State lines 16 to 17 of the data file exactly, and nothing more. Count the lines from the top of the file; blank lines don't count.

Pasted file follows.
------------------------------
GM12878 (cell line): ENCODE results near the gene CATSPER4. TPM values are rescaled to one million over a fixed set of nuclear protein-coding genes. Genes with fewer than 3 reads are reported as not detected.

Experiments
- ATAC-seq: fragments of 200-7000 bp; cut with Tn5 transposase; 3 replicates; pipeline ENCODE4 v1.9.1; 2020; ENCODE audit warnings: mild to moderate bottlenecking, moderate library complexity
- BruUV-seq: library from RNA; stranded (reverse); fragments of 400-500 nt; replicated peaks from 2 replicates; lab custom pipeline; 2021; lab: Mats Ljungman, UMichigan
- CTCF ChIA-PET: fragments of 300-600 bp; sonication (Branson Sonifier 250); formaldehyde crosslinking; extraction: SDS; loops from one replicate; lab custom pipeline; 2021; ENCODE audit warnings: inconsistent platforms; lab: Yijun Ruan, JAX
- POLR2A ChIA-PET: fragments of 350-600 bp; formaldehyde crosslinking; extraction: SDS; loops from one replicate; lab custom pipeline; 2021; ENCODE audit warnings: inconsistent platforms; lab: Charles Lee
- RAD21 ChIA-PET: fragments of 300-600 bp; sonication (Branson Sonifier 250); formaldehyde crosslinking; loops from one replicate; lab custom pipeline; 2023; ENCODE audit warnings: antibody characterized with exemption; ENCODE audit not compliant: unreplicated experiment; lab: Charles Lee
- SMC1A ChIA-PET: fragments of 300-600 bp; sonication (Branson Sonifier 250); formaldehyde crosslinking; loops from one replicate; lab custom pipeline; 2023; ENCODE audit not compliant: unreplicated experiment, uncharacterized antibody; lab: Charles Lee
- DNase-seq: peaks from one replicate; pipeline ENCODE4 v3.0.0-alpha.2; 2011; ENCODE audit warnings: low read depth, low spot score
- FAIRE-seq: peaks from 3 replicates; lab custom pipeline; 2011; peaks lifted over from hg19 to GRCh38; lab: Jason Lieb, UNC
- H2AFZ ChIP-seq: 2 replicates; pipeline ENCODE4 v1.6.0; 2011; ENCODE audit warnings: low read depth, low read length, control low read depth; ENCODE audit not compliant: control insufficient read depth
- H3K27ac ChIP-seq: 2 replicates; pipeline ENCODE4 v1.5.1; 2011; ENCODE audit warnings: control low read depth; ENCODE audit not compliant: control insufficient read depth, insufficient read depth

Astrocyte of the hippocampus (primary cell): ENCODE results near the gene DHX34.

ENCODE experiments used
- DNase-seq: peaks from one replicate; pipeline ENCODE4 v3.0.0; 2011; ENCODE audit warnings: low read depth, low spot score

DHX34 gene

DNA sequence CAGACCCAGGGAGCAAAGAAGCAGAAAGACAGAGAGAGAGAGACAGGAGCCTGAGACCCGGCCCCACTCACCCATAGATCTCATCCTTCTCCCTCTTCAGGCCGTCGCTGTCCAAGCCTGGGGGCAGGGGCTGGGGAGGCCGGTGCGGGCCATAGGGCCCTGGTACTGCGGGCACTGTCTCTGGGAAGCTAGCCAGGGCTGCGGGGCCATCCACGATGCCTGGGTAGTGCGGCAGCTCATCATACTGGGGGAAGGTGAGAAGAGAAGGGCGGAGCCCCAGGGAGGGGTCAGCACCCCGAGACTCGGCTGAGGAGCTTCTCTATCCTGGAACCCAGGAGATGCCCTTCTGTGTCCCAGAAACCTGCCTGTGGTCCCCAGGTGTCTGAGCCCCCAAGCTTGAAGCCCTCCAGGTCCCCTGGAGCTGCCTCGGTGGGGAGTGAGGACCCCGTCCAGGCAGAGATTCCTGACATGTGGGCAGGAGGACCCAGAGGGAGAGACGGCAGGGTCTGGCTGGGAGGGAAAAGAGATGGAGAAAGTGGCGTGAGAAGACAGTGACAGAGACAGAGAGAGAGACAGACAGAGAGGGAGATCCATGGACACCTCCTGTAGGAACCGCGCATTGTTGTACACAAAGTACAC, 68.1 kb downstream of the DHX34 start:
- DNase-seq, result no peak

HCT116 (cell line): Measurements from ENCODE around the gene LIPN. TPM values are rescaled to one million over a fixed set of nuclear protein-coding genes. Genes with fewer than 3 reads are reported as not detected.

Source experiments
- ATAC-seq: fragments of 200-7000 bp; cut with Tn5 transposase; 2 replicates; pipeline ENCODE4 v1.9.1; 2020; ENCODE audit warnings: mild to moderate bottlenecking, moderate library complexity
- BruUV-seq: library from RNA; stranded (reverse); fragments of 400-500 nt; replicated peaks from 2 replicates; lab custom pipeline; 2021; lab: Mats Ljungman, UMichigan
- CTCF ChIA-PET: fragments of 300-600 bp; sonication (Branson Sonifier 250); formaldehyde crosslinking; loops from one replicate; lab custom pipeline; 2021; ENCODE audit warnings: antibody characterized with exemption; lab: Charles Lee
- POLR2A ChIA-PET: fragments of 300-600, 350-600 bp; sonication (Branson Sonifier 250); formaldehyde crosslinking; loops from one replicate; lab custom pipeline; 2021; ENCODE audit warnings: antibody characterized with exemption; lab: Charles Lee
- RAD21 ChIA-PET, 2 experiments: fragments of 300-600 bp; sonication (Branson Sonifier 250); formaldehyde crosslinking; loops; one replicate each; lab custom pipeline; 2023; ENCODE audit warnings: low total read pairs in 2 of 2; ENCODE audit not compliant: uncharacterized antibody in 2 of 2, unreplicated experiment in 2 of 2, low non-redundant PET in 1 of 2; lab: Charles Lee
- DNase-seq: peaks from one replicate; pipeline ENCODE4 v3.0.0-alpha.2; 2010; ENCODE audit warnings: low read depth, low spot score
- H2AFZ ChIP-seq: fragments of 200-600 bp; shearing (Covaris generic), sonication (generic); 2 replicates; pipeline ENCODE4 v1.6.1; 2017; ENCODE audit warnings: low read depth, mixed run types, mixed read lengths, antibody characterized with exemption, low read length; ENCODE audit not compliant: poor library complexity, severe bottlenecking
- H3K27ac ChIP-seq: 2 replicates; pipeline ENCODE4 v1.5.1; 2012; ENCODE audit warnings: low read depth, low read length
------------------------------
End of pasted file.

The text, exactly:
DHX34 gene

DNA sequence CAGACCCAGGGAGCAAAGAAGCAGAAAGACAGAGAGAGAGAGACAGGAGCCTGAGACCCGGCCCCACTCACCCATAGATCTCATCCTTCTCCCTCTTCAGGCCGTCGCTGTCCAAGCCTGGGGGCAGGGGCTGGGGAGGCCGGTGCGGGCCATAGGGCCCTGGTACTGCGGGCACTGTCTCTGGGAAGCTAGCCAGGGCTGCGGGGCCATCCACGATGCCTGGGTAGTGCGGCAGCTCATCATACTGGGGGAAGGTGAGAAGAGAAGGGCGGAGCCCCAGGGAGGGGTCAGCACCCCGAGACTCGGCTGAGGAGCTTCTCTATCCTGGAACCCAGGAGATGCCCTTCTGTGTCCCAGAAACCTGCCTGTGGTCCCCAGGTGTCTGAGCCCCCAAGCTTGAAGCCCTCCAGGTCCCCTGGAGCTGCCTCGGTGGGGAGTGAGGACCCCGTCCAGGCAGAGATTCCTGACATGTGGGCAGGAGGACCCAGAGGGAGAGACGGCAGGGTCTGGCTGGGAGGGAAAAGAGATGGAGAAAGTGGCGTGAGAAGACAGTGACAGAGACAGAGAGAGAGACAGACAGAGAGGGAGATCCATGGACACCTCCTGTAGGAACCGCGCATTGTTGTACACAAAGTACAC, 68.1 kb downstream of the DHX34 start: